Ex-porn star says she is finally growing comfortable in her new career as mainstream actress.
Bollywood actress Sunny Leone has long faced the wrath of India’s social conservatives for her porn-star past, but she remains determined to carve a career in Hindi movies even as fresh controversy erupted this week.
Canadian-born Leone, whose adult films include Descent into Bondage and Costumed Damsels in Distress, said making the transition to Indian cinema had been difficult but she now felt at home in Bollywood. “When I first got into the industry it was definitely not a good feeling when people are not so happy about your choices in life,” Leone told AFP during an interview in Mumbai. “But as time has gone by, especially over the last six months, I’ve gotten to know and I’ve gotten to meet some amazing celebrities and it’s a journey,” she added.
The 34-year-old, the most searched celebrity on Google in the country for the last three years, has often drawn controversy in deeply conservative and religious India. This week social media erupted in sympathy for Leone after she calmly faced down what many felt was a misogynistic grilling about her past by Bhupendra Chaubey on his top-rating TV show, during which he even suggested she was linked to the increase in India’s pornography viewing.
But in a testament to the increasing acceptance of her by the Bollywood establishment, big name stars such as Aamir Khan, Rishi Kapoor, and Anushka Sharma, took to Twitter to voice support for Leone. A subsequent video on Facebook of Leone expressing her gratitude for the support has been viewed more than a million times.
The actress, whose real name is Karenjit Kaur Vohra, was born in Ontario, Canada to Indian Sikh immigrants in 1981. She moved to India five years ago after a successful career as a porn actress, which included being named “Penthouse Pet of the Year” in 2003. She got her first break in India in 2011 when she appeared on Celebrity Big Brother-inspired local reality TV show Bigg Boss before making her Bollywood debut the following year.
Leone has now appeared in more than eight Indian movies and is set to star in a risqué new comedy called Mastizaade, which will hit screens on Jan. 29.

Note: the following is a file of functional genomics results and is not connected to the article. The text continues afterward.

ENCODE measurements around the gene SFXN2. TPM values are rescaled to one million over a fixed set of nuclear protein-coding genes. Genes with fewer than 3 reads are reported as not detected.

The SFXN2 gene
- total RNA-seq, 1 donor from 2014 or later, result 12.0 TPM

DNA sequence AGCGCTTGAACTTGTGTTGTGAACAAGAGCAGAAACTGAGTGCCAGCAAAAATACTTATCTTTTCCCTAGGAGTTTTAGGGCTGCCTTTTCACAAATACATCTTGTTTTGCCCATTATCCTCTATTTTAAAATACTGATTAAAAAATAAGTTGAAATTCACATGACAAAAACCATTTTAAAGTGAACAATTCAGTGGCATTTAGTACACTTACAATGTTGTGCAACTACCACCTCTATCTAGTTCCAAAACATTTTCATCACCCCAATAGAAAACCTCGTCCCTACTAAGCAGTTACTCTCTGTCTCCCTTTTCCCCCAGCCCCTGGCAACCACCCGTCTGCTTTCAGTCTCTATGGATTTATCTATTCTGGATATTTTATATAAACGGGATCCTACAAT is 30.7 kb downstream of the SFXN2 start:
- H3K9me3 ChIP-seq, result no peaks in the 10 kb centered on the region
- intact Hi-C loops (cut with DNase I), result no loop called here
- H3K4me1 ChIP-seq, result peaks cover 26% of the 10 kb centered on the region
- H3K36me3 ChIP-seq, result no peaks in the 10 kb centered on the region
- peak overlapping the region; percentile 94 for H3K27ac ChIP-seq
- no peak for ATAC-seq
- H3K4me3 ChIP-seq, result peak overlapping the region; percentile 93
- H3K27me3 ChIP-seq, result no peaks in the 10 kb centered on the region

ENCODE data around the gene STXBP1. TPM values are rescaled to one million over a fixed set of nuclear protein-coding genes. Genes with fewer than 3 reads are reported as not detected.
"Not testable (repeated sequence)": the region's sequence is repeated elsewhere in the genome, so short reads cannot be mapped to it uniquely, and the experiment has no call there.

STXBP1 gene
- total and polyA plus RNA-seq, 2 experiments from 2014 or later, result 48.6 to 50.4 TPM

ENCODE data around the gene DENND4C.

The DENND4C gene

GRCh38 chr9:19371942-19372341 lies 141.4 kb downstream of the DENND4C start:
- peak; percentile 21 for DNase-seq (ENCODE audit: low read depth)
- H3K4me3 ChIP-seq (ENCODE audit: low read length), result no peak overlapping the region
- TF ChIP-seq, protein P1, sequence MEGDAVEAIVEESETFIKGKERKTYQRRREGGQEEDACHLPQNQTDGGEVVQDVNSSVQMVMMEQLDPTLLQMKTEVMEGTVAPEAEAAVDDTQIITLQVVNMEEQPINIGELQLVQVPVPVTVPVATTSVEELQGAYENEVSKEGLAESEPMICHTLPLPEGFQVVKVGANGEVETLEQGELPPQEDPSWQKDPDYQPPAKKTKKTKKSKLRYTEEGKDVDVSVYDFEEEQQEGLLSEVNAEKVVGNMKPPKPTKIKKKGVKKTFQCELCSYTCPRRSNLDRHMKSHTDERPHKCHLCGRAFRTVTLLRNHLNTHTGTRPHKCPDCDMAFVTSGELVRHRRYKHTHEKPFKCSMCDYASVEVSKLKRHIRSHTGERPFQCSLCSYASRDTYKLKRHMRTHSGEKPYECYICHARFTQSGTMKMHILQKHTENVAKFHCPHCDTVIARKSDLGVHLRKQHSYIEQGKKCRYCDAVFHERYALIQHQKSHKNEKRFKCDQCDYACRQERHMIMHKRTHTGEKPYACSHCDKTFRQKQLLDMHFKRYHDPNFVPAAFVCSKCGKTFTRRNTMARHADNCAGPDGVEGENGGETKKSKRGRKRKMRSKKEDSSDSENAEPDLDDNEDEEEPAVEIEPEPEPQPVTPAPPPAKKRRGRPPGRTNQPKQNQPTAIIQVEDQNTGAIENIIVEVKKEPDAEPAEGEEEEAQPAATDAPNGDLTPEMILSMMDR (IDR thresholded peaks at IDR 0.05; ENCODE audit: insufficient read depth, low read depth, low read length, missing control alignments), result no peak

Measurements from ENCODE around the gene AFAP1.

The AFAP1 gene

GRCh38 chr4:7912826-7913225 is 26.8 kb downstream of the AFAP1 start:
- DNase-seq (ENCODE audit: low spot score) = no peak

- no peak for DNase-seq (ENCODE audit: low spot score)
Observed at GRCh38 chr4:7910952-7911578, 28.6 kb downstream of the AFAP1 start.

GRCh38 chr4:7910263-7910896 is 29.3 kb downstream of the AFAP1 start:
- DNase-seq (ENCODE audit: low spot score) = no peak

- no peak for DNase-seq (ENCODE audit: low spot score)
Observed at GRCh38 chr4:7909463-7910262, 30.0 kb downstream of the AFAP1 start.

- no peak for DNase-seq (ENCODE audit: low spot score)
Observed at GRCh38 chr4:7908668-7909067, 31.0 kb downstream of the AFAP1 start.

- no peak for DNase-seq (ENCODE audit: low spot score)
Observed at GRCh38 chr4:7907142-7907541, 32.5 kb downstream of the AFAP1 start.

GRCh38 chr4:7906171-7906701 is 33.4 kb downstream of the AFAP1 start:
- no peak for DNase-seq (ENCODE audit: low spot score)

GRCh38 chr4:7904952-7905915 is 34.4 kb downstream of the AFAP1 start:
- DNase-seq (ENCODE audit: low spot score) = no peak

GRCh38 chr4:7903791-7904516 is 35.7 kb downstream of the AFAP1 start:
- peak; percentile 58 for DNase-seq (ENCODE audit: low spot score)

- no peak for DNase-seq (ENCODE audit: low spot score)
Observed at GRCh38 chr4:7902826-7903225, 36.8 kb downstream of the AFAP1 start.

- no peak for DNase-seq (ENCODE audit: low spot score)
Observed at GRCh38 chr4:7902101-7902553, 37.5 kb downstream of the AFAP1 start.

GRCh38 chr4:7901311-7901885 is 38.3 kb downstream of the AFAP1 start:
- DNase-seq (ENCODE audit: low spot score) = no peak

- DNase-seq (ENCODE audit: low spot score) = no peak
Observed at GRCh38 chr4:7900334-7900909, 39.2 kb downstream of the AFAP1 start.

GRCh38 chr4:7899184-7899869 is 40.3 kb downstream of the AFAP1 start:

At a film studio in the north of Mumbai, home to Bollywood, Leone is clearly proud of the progress her career is making. “When I came here there were a lot of people who didn’t want me here and there were a lot of people who had lots of crazy things to say about me,” she said. “But I have so many more fans who care about me, that like me, that like the movies that I’ve put out, or songs or photo shoots. I’ve had more supporters than I’ve had haters.”
Leone admits one of her toughest moments was when a woman filed a police complaint against her in Mumbai last year for “promoting obscenity and destroying Indian culture and society.”
Police are obliged to register a case when such complaints are made and there have been reports of others. “It’s definitely something that did affect me. It was not fun at all,” Leone said of the complaint. “Hopefully situations like that don’t come up again because I’m not a part of that world anymore and I don’t think it’s fair to bring up things that have no merit at this point in time in my life.”
Leone said she feels social attitudes are shifting, with the next generation craving more of the risqué films on offer in the West. Apart from Leone’s Mastizaade, Bollywood is set to release two more with similar themes: Kya Kool Hain Hum 3 and Great Grand Masti.
Some commentators have complained that Mastizaade—in which Leone plays the sexy bikini-clad Laila and the bespectacled geek Lily—objectifies women. She advises those who feel that way: “Just don’t watch the film,” adding that the “movie’s for adults only, it is adult humor.”
But Leone is wary about being typecast and says she has lined up a couple of more serious roles. “I think that transition also takes time and with each movie it’s different,” she explained. “Is there sex appeal? Is there glamour? Yes of course but in the next couple of movies we’ll find out if people like seeing me in a different way.”